Pubdate: Mon, 11 Dec 2006
Source: Poughkeepsie Journal (NY)
Copyright: 2006 Poughkeepsie Journal
Author: Robert Sharpe
Note: From MAP: Yes, the newspaper's headline is the opposite of what 
the published letter stated.


Regarding your Dec. 1 editorial, mandatory minimum prison sentences
have done little other than give the "land of the free" the highest
incarceration rate in the world. The deterrent value of tough law
enforcement is grossly overrated. During the crack epidemic of the
eighties, New York City chose the zero-tolerance approach, opting to
arrest and prosecute as many offenders as possible. Meanwhile,
Washington Mayor Marion Barry was smoking crack and America's capital
had the highest per capita murder rate in the country. Yet crack use
declined in both cities simultaneously.

The decline was not due to a slick anti-drug advertising campaign or
the passage of mandatory minimum sentencing laws. Simply put, the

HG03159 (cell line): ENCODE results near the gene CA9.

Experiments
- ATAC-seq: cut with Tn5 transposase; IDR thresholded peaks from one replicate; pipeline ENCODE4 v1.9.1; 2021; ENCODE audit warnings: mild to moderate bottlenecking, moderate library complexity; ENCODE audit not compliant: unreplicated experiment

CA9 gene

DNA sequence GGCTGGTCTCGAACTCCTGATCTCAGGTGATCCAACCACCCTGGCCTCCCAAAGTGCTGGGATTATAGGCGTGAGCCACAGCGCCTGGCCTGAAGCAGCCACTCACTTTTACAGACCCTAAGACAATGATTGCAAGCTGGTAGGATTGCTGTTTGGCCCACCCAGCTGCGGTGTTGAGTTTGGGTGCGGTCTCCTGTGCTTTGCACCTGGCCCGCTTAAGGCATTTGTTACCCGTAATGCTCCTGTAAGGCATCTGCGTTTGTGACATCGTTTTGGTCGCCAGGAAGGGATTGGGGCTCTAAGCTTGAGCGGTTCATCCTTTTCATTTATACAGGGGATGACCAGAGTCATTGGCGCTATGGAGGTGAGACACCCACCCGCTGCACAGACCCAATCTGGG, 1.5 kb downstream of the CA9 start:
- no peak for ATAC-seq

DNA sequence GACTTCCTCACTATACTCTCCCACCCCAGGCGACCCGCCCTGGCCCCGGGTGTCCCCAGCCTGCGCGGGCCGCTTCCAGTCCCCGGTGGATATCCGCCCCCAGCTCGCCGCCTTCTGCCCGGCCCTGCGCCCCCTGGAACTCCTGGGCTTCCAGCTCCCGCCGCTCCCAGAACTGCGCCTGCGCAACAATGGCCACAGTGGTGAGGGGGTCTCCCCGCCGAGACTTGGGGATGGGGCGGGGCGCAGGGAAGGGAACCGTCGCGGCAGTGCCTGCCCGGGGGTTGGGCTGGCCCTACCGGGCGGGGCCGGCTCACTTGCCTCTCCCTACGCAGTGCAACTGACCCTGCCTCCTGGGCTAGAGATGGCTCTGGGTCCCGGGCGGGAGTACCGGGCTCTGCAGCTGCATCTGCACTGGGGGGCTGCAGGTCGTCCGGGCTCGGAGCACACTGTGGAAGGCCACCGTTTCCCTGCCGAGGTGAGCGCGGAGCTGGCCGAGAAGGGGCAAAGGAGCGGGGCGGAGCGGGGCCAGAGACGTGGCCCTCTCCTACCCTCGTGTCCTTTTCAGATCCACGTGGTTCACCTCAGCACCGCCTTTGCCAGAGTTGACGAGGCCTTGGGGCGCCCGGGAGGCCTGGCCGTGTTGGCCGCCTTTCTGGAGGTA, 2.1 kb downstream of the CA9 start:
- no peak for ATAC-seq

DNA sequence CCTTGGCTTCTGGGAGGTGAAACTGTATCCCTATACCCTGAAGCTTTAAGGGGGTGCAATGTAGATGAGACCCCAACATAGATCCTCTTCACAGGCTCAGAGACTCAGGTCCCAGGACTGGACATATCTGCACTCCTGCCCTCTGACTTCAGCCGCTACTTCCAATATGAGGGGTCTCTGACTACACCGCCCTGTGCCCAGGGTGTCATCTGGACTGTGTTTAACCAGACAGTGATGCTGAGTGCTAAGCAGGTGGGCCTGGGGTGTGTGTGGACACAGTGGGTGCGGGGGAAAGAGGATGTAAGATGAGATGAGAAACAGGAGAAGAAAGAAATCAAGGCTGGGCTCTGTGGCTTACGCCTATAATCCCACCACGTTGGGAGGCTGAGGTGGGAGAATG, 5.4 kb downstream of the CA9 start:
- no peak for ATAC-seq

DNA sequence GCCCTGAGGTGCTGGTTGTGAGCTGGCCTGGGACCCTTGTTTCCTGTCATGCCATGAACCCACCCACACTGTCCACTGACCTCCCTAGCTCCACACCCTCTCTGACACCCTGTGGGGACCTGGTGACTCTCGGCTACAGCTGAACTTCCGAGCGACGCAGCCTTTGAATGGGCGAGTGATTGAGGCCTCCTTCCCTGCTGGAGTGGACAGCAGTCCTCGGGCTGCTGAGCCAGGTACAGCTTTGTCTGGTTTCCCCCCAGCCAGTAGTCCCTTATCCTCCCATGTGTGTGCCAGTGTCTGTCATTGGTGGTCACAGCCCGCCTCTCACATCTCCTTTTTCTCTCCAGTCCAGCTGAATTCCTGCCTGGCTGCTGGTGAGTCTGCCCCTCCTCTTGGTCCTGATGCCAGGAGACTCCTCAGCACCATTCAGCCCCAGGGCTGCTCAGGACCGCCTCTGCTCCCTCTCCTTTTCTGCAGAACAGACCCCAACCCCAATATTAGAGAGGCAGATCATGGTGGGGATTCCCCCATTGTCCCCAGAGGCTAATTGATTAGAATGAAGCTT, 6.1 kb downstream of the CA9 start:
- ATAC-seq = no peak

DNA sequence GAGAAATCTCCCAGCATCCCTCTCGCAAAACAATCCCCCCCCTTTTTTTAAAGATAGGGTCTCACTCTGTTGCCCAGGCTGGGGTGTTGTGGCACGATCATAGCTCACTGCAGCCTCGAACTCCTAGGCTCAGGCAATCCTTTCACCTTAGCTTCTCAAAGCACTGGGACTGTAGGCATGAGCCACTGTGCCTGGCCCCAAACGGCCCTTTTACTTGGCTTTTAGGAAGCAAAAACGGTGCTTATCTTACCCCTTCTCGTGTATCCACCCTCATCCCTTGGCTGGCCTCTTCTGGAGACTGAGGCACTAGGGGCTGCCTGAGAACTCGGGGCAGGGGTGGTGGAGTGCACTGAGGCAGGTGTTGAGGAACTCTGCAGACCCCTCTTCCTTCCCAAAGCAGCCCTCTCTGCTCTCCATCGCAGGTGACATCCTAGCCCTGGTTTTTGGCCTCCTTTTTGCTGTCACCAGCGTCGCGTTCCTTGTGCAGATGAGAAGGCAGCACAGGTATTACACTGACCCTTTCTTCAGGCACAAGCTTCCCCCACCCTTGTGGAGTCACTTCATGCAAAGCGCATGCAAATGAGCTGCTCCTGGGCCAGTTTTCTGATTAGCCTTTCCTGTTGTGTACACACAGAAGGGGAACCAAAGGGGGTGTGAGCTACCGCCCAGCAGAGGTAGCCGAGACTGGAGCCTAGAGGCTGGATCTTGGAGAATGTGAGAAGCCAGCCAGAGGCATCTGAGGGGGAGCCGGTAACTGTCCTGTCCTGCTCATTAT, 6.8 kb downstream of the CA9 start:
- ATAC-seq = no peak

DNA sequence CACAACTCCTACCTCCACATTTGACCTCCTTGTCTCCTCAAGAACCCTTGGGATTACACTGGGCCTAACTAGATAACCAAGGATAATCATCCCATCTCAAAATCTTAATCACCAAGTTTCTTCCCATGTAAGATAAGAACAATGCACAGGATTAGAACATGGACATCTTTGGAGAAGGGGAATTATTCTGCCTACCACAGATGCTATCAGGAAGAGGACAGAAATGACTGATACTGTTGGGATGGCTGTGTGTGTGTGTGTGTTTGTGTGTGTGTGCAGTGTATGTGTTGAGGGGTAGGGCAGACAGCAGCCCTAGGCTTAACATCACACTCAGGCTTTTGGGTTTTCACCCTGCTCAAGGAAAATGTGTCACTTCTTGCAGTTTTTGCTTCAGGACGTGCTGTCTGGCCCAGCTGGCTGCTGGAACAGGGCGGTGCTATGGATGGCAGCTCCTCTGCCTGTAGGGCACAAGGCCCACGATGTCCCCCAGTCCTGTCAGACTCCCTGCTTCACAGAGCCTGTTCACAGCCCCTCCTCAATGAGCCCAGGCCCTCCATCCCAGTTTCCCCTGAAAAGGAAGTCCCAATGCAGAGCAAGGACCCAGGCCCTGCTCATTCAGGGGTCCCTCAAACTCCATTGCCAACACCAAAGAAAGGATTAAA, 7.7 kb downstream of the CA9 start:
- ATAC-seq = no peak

younger generation saw firsthand what crack was doing to their older
siblings but decided for themselves that crack was bad news. This is
not to say nothing can be done about hard drugs such as crack or
methamphetamine, the latest headline grabber. Access to substance
abuse treatment is critical. Diverting resources away from prisons and
into cost-effective treatment would save both tax dollars and lives.

Robert Sharpe, Policy Analyst, Common Sense for Drug Policy

Washington, D.C. 
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MAP posted-by: Richard Lake